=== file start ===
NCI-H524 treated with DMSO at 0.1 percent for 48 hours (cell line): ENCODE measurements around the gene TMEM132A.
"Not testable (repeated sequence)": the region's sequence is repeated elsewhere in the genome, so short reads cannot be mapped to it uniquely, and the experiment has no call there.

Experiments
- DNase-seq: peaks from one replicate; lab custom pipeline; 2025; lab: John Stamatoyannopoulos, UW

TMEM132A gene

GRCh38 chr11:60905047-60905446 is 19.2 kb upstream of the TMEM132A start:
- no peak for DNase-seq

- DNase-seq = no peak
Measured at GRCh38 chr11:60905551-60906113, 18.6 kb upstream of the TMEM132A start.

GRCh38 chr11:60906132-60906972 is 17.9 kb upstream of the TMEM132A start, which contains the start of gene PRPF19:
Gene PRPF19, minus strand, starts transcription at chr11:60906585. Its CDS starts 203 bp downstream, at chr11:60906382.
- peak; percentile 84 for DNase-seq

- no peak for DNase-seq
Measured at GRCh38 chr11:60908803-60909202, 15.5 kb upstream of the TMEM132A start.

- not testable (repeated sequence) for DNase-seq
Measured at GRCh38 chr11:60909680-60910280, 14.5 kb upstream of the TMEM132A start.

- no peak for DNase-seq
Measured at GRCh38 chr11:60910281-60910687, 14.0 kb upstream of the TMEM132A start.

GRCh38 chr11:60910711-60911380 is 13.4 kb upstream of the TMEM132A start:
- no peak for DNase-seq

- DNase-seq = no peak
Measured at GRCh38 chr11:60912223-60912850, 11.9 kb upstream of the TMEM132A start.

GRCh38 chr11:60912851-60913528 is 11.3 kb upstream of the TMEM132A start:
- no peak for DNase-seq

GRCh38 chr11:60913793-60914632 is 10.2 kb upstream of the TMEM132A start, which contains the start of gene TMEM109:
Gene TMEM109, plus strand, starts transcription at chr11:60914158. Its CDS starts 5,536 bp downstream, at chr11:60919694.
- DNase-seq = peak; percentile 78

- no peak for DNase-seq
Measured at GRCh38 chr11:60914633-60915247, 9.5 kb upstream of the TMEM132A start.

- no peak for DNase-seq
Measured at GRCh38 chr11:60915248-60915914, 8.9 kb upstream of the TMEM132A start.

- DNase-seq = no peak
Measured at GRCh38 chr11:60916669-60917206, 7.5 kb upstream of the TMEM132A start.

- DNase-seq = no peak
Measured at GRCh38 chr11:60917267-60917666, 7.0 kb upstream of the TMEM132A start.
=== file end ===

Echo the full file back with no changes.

NCI-H524 treated with DMSO at 0.1 percent for 48 hours (cell line): ENCODE measurements around the gene TMEM132A.
"Not testable (repeated sequence)": the region's sequence is repeated elsewhere in the genome, so short reads cannot be mapped to it uniquely, and the experiment has no call there.

Experiments
- DNase-seq: peaks from one replicate; lab custom pipeline; 2025; lab: John Stamatoyannopoulos, UW

TMEM132A gene

GRCh38 chr11:60905047-60905446 is 19.2 kb upstream of the TMEM132A start:
- no peak for DNase-seq

- DNase-seq = no peak
Measured at GRCh38 chr11:60905551-60906113, 18.6 kb upstream of the TMEM132A start.

GRCh38 chr11:60906132-60906972 is 17.9 kb upstream of the TMEM132A start, which contains the start of gene PRPF19:
Gene PRPF19, minus strand, starts transcription at chr11:60906585. Its CDS starts 203 bp downstream, at chr11:60906382.
- peak; percentile 84 for DNase-seq

- no peak for DNase-seq
Measured at GRCh38 chr11:60908803-60909202, 15.5 kb upstream of the TMEM132A start.

- not testable (repeated sequence) for DNase-seq
Measured at GRCh38 chr11:60909680-60910280, 14.5 kb upstream of the TMEM132A start.

- no peak for DNase-seq
Measured at GRCh38 chr11:60910281-60910687, 14.0 kb upstream of the TMEM132A start.

GRCh38 chr11:60910711-60911380 is 13.4 kb upstream of the TMEM132A start:
- no peak for DNase-seq

- DNase-seq = no peak
Measured at GRCh38 chr11:60912223-60912850, 11.9 kb upstream of the TMEM132A start.

GRCh38 chr11:60912851-60913528 is 11.3 kb upstream of the TMEM132A start:
- no peak for DNase-seq

GRCh38 chr11:60913793-60914632 is 10.2 kb upstream of the TMEM132A start, which contains the start of gene TMEM109:
Gene TMEM109, plus strand, starts transcription at chr11:60914158. Its CDS starts 5,536 bp downstream, at chr11:60919694.
- DNase-seq = peak; percentile 78

- no peak for DNase-seq
Measured at GRCh38 chr11:60914633-60915247, 9.5 kb upstream of the TMEM132A start.

- no peak for DNase-seq
Measured at GRCh38 chr11:60915248-60915914, 8.9 kb upstream of the TMEM132A start.

- DNase-seq = no peak
Measured at GRCh38 chr11:60916669-60917206, 7.5 kb upstream of the TMEM132A start.

- DNase-seq = no peak
Measured at GRCh38 chr11:60917267-60917666, 7.0 kb upstream of the TMEM132A start.